Friday, December 25, 2009

A Raisin Christmas: He Ain't Heavy


Merry Christmas, everyone!

I'd intended to do my normal Fiction Friday post, but the batteries in my mouse died and I used all the AA's loading up a Pegasus, a pelican, a laughing Ernie and a pair of race cars yesterday, so the copying and pasting required for Fiction Friday is out of the question.

Instead, I'm going to talk about my brother, Lynnie.

My parents waited 10 years for a son. They had 4 daughters, but Dad longed for a boy he could take fishing and teach to play ball. Finally, in September, 1955, William Lynn was born. But their joy turned to grief over the next few months as they realized the son they'd longed for suffered from the double whammy of Cerebral Palsy and severe mental retardation. Not nearly as much was known about CP then, and they spent the next few years, and God knows how much money, seeking a cure.

Today, although Lynnie inhabits the body of a 54-year-old man, he has the IQ of an 18-month-old child.

He lives in the Stillwater Center, a facility on the north side of town. After my father passed away a few years back, my 4 sisters and my brother and I, after farming him around from house to house for a few months, made the hard decision to place Lynnie at Stillwater, where the trained staff would know how to handle the increasing number of physical issues he faces.

Having to institutionalize him, after successfully keeping him home for so many years, left us all sick with guilt.

Our worries came to nothing, because from the moment Lynnie moved into Stillwater, he loved it. He's very extroverted, and being in a place where people are paid to cater to him is his idea of heaven. We bring him home for day-long, and occasionally overnight visits, and we we take him back, he cheers when we reach the parking lot.

It was interesting yesterday, watching my grandkids interact with him. A couple of the youngest, Lily and Danielle, are pretty timid to begin with, so it was amazing to me that both of them seemed almost instantly to realize they had nothing to fear from this big, strange man.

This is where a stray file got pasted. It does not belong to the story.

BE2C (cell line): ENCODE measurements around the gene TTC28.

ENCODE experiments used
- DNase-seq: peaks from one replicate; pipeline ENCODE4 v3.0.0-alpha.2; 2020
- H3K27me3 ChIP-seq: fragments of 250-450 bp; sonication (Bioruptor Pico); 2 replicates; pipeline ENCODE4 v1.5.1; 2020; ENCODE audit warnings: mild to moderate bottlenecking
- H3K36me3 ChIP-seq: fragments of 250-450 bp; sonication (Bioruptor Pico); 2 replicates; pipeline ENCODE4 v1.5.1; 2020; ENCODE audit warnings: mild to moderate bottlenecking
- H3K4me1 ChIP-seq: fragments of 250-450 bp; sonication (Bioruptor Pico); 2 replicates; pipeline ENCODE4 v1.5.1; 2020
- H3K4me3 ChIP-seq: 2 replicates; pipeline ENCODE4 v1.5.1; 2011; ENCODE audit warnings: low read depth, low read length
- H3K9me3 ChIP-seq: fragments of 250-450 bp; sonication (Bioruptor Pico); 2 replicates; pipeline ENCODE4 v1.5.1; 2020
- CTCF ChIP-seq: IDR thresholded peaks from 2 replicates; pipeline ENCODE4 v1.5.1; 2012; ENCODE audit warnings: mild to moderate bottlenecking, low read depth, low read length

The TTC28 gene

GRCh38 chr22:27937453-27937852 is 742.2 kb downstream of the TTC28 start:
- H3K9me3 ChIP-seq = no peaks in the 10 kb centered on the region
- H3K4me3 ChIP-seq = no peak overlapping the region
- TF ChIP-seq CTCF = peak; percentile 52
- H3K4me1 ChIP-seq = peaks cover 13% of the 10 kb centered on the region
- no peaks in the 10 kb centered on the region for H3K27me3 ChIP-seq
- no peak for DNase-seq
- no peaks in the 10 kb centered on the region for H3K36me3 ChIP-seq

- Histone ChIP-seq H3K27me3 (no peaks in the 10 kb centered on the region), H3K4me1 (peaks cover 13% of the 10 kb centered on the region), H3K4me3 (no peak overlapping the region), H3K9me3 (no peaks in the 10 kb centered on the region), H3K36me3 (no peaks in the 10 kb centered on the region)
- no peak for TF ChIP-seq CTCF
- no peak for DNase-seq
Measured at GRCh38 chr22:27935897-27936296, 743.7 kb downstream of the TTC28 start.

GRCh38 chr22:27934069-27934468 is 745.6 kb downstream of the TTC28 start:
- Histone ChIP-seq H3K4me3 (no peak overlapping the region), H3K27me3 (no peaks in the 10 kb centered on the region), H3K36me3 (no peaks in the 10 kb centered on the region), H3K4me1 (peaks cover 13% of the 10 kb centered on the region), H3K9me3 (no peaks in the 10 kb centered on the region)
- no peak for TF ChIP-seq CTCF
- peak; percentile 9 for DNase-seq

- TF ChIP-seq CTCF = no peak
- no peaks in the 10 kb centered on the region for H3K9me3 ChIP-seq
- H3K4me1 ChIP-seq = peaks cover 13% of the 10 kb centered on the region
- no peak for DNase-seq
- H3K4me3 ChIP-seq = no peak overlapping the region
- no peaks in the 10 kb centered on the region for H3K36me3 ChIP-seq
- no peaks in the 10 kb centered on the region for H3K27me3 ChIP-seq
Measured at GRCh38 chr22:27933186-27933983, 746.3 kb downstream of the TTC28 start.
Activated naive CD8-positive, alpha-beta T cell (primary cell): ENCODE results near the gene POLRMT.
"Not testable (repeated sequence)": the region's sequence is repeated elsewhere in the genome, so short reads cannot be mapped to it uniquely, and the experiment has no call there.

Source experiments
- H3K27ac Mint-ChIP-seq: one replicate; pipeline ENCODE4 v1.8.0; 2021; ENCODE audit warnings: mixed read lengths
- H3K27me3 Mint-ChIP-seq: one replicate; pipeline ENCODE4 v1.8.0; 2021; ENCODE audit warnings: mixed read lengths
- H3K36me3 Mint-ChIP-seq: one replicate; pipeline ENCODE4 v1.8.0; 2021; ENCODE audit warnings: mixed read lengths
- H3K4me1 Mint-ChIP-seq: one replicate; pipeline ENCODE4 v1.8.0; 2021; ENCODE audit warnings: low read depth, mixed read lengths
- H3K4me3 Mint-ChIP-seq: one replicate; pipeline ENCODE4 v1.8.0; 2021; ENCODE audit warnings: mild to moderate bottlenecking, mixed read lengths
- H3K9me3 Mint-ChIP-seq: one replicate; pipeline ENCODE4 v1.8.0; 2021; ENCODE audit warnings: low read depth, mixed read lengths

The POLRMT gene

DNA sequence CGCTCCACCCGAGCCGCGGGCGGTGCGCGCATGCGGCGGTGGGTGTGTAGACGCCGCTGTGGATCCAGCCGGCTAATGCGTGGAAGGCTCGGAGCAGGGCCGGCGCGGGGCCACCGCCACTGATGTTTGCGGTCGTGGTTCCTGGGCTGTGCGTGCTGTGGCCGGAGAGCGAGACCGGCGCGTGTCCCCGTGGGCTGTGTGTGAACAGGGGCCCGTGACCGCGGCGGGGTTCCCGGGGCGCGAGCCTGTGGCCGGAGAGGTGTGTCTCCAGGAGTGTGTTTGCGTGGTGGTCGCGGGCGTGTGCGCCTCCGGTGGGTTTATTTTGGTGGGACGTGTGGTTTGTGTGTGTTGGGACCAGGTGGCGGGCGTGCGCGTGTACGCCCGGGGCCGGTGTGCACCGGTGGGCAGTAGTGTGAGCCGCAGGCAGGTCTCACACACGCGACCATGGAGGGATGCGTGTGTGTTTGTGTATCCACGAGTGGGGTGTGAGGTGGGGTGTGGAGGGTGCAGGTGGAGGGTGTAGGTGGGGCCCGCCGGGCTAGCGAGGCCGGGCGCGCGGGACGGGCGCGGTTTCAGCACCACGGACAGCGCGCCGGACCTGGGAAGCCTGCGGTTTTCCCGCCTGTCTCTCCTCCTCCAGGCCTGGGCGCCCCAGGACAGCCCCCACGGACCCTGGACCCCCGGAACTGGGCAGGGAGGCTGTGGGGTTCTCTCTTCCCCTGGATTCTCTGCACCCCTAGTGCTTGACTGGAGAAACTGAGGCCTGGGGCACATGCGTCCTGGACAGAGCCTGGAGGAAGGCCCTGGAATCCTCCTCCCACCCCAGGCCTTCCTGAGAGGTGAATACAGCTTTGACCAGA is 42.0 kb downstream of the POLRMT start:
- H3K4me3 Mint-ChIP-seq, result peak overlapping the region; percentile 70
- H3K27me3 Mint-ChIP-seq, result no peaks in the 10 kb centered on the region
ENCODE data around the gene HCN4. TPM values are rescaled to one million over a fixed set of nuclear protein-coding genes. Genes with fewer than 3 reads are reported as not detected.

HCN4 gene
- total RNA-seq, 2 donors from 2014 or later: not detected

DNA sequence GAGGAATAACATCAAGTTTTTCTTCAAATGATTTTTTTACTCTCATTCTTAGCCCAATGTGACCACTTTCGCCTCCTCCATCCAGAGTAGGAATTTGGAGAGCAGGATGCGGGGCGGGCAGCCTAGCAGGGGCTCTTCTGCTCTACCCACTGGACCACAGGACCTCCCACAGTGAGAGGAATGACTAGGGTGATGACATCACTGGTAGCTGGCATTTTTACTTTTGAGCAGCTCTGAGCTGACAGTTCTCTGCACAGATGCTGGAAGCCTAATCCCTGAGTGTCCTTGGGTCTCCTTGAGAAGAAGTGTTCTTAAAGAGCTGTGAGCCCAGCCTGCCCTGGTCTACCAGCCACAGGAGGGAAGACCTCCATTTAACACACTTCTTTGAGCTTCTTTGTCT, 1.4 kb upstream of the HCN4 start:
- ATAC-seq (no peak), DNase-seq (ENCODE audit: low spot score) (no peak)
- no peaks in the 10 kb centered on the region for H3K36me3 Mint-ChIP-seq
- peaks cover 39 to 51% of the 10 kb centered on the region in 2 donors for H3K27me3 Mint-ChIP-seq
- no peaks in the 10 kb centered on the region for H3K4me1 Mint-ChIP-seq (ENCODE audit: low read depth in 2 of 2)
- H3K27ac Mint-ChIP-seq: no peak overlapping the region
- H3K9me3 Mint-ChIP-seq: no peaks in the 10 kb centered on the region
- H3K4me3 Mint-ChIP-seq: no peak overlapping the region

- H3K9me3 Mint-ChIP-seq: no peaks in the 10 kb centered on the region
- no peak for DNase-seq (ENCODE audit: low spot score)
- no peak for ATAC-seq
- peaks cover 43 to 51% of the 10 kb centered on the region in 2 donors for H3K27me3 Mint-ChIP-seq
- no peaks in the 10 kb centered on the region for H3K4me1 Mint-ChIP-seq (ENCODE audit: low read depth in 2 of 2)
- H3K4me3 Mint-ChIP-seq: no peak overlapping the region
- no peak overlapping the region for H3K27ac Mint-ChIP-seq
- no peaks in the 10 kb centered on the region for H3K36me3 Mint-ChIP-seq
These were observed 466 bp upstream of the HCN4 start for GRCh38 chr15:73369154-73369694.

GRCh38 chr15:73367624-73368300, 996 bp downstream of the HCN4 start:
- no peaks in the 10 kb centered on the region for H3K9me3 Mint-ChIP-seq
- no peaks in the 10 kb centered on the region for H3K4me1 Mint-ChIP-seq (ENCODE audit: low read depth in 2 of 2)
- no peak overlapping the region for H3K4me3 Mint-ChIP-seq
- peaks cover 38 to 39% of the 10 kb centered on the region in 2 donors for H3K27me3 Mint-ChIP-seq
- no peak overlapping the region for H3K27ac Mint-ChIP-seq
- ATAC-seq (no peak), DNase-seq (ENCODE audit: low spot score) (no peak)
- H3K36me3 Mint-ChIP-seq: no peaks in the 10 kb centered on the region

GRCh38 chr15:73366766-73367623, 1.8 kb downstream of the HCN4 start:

Now if I could just get him to share his toys....

16 comments:

  1. Thank you for this post, it really touched me.

    Merry Christmas!

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  2. Thank you for this, I'm glad your brother is so happy.

    Merry Christmas!!!

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  3. What a beautiful post to the legacy of your parents and the strength of your family's bond.

    Lynnie is blessed to have you.

    Merry Christmas,indeed.

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  4. Happy Christmas to you and Lynnie. He's lucky. He gets to see Christmas always through the eyes of a child. I'm jealous.

    Peace to you and your family at Christmas. Reading your blog is a blessing to me.

    Thank you.

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  5. Merry Christmas Jeanne and family.

    Your brother Lynnie is lucky to have his family and his family is lucky to have him.

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  6. This was a very interesting and touching post. Doc, my husband-like person, has a daughter with Downs Syndrome. She functions at a little older age than your brother, but at 44 is still very much a child. Watching my grandchildren interact with her is very interesting as well.

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  7. Kids just know...

    I'm really glad your brother found his safe place in the world. So many, challenged or not, never do.

    Merry Merry to you and yours!

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  8. Thanks for sharing this. Your parents did what they thought was best for your brother and so did you. I'm glad he is happy.

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  9. Merry Christmas Jeanne! If your brother is happy where he is at..isn't that all that really counts! Thanks for sharing his story..:)

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  10. Got stories about family too, thanks for sharing, and being so kind to him..

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  11. Oh this brought on the tears, and now the story I read once comes to life...I had a cousin, Marilyn who also had this and also loved living in the home...she always made me smile...

    Happy Holidays girl!

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  12. I'm glad he's happy :)

    Merry Christmas!

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  13. A very moving post. My best holiday wishes to a good friend.

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  14. Sweet!

    Things do really all work out, don't they?!

    So glad Lynnie loves it there. You must all be so happy.

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  15. Knowing how happy Lynnie is gives me comfort knowing my nephew will be.
    Your family bond is strong and beautiful and Lynn can teach all of us so much!

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